Andy Jackson of the Heeley Development Trust tells the story of Heeley Park and its vision for the future

Andy Jackson of the Heeley Development Trust tells the story of Heeley Park and its community-based vision for the future

During the course of the day, I heard updates from 11 projects including Eastbrookend Country Park in Barking and Dagenham which I am actively involved in through the Thames Chase Trust.  On the surface, the solution for local parks seems simple: increase income and/or reduce costs.  Sounds obvious doesn’t it?  It is in the specific tailored methods by which income is increased, or costs reduced that innovation will become apparent.  On both sides of the revenue/cost equation the public, private and voluntary sectors are demonstrating their ability to play individual, bespoke roles that add up to a more favourable position that can sustain a park.

Here are the 11 projects that are rethinking parks:

1. Bloomsbury Squared, London Borough of Camden, London
Across several urban squares in Bloomsbury where business and community use is intertwined, the London Borough of Camden is testing the appetite for community management solutions that can help reduce costs, while engaging the business community to increase revenue.  Through the ideas of voluntary and compulsory levies, the project is echoing efforts in Bryant Park in Manhattan.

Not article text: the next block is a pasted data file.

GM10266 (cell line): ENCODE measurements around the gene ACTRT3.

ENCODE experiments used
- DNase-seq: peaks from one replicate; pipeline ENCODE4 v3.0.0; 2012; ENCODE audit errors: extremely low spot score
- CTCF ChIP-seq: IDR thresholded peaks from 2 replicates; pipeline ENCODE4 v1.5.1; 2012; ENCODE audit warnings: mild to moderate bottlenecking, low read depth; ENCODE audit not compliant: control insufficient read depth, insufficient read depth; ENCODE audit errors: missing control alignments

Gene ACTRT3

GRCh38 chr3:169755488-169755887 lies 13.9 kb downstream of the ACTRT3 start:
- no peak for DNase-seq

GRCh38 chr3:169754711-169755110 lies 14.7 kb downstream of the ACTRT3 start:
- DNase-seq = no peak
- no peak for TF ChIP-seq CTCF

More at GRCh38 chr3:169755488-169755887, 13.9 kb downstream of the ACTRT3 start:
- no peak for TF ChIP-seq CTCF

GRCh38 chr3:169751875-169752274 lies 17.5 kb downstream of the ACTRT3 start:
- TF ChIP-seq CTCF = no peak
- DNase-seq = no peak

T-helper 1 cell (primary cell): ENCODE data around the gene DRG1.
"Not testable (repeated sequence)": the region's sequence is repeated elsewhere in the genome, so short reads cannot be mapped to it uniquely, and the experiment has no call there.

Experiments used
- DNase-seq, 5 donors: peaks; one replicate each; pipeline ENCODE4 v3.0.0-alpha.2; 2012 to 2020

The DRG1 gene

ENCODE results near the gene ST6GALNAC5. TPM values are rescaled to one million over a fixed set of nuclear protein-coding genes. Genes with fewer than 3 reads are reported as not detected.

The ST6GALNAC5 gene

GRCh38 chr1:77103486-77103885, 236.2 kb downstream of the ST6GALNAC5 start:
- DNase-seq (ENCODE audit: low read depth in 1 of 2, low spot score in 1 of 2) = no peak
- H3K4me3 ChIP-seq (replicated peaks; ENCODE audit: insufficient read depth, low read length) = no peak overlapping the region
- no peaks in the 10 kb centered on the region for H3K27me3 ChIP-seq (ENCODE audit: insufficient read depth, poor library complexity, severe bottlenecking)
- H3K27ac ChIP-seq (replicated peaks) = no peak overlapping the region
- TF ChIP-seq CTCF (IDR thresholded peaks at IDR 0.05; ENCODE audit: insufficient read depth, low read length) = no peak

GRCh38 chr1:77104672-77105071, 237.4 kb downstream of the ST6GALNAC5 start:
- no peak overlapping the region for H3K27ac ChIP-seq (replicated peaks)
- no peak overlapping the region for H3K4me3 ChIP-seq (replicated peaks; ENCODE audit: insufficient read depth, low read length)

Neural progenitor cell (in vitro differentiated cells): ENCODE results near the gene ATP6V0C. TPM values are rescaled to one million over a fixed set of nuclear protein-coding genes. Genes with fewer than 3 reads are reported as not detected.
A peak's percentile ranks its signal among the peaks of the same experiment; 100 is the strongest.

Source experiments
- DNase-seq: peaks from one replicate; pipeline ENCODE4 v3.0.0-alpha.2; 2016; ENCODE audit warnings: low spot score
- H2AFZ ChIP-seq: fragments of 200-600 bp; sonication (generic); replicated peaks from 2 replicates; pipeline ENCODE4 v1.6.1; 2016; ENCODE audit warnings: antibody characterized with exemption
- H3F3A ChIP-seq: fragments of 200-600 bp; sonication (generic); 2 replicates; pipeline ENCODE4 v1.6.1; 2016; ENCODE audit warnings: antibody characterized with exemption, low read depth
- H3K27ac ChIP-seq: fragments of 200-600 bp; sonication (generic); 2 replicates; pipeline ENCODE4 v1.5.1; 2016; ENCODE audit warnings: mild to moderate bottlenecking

2. Endowing Parks for the 21st Century, Sheffield and Manchester
The National Trust, in partnership with Sheffield and Manchester City Councils is exploring a new endowment model for public parks across their local authority areas to be funded by institutional investors and the business community.  The endowment would be supported by income-generating social enterprise (e.g. park cafes) that underpin sustainability and ensure future maintenance costs can be met.

3. Park Hack, Hackney, London
Exploring revenue generation through business engagement is the focus of Groundwork London and the London Borough of Hackney.  In particular, the aim is to increase income without reducing the experience or availability of the park to the wider public.  The prototype includes an exciting, rentable treehouse workspace to generate revenue and interest in the concept.  I look forward to giving this workspace a try!